Friday, May 27, 2011



I've been meaning to change the GITD pellet in the tec accessories glow fob for some time now.  However, I was undecided on what colour tritium I wanted to glue into the empty tubes tec accessories sell.  I was trying to figure out a way to temporarily install the 23x3mm tritium, but still be able to remove the tritium in case I wanted to use that tritium vial elsewhere.

This is what I came up with.


-23x3mm tritium
-'Blu-tack'.  Not sure what you call it in other countries but here is the wikipedia entry for it:
-Small round circles of plastic cut out from empty battery packaging.  The circles should roughly be the diameter of the empty vial.
-Glow pellet kit from tec accessories

-Place the 23x3mm tritium into the empty acrylic tube from tec accessories
-Centre the tritium vial, place a little blu-tack in either end to keep the tritium in place
-Tack the plastic circles to either end of the acrylic tube
-Remove the o-ring in the tec accessories glow fob, swap the GITD pellet with your tritium pellet.
-Place the o-ring back in, make sure everything is firmly in place and there is minimal movement of the tritium pellet.

The small round plastic circles will hold the blu-tack in place and reduces dirt sticking to the blu-tack.  The o-ring and washer should hold the small plastic circles in place and stop them from falling out.  If you want to retrieve your tritium vial, it's pretty easy to take the blu-tack back out.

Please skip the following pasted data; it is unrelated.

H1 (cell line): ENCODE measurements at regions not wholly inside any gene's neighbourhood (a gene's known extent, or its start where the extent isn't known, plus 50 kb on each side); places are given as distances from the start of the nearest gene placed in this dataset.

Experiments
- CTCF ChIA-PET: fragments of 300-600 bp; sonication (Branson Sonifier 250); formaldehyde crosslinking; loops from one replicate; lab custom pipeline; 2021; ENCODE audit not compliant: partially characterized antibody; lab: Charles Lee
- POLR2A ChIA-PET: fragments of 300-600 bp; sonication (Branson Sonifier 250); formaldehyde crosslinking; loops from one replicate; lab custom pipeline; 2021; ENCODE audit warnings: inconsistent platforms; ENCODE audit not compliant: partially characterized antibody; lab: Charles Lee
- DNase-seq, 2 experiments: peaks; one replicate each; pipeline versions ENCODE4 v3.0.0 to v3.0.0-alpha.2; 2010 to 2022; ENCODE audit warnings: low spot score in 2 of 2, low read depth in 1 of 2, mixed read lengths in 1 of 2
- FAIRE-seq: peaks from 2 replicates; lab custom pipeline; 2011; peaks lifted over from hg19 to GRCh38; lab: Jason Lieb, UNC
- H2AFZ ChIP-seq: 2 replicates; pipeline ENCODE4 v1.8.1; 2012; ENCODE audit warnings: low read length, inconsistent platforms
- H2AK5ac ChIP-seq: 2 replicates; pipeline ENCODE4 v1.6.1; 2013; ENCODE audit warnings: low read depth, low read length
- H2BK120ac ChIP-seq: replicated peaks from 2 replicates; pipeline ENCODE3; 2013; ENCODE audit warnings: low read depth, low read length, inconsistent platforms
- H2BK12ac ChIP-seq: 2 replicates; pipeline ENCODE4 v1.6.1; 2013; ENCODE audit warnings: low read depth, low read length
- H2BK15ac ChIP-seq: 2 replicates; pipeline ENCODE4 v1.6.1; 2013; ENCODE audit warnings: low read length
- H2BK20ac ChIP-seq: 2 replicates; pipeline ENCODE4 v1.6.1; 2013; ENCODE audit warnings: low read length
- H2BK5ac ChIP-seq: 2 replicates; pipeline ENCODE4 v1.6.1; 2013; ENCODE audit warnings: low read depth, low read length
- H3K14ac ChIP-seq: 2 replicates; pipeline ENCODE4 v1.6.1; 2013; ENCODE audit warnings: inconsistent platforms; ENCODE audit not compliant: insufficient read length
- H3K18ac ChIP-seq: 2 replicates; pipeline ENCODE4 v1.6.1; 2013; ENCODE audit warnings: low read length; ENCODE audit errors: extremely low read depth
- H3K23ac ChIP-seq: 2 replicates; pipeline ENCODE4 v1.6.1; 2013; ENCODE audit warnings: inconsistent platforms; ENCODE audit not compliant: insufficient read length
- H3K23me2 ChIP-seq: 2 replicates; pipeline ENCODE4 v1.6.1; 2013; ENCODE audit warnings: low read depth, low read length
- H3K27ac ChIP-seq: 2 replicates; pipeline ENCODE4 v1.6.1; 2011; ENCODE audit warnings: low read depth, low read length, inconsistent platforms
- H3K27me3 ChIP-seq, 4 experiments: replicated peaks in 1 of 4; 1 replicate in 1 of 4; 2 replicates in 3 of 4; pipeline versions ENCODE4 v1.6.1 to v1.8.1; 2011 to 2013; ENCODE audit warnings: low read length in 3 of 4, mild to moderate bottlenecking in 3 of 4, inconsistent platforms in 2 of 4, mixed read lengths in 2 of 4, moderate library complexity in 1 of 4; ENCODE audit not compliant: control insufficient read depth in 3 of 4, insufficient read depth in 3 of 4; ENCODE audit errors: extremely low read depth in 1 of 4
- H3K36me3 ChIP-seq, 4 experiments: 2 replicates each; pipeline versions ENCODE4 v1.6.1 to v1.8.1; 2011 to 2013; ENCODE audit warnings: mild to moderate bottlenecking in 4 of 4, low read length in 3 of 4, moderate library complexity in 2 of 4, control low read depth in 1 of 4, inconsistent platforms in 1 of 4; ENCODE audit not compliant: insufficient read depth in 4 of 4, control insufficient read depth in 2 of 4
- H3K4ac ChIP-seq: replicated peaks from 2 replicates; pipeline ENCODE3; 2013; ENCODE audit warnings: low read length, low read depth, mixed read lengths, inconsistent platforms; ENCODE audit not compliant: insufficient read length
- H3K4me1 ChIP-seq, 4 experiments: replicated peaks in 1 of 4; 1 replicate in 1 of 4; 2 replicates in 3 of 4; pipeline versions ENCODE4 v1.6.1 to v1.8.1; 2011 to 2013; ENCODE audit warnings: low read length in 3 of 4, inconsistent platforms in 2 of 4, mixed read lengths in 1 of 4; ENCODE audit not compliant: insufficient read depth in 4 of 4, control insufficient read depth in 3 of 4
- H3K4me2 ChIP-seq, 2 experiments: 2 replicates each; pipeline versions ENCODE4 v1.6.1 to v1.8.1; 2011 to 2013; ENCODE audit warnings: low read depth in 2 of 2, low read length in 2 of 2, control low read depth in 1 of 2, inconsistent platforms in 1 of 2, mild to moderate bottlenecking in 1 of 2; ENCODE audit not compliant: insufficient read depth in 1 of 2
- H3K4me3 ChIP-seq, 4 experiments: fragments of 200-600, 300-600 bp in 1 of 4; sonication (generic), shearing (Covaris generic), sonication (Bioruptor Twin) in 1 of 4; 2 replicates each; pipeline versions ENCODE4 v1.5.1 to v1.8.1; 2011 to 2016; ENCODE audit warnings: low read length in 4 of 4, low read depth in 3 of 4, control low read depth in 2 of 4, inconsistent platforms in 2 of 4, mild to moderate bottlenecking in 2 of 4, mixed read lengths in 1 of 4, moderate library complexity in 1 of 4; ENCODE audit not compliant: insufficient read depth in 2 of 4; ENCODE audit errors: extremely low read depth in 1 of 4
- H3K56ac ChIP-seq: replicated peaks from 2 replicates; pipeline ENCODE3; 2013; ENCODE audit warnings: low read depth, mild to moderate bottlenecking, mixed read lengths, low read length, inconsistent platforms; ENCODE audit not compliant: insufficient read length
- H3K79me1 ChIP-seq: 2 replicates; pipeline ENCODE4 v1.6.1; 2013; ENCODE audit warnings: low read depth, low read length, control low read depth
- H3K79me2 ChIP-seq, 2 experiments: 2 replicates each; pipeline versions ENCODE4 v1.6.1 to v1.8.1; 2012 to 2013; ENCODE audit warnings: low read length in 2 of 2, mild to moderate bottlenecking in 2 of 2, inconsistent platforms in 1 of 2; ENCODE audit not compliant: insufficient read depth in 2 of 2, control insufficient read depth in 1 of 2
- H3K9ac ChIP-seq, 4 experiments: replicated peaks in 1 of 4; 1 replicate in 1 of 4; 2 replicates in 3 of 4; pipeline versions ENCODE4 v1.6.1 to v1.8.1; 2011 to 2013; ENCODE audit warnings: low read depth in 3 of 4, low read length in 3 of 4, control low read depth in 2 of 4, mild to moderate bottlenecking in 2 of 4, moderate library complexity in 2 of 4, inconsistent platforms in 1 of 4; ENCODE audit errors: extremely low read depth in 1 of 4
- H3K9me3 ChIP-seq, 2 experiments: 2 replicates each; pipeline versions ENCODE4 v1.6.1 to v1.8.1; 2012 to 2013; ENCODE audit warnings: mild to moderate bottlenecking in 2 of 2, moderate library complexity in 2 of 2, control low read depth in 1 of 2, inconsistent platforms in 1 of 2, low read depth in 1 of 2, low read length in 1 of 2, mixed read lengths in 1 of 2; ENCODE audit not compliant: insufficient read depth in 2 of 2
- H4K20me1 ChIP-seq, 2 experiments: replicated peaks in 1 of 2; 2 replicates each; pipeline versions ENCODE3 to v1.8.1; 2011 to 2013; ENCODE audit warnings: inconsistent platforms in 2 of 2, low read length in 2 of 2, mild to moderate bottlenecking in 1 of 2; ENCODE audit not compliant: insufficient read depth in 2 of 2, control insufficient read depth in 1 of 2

I'll see how this works for me in the medium term.  If it works out okay, I might just leave the tritium installed as is.  If it doesn't work out well, I'll just install them with norland 61 for a more permanent solution.

Plastic battery packaging used to cut two round circles on the right


Bottom: washer, plastic circle, 23x3mm tritium in acrylic tube with blu-tack on either end, plastic circle, o-ring

Tec accessories glow fob review
Glow fob pellet kit
Tec accessories glow fob
Merkava 23x3mm tritium sales thread

Friday, May 20, 2011

Sanrenmu GR5-605 and GV-604 (Review)

SANRENMU GR5-605 and GV-604 (Review)

 Living in Australia, the laws on importing and carrying knives can be fairly strict.  The general populous would be wary of you, if you were to carry anything too large or threatening.  For myself, realistically, living in a middle-class suburban environment, there is not a lot of need for me to EDC a large knife.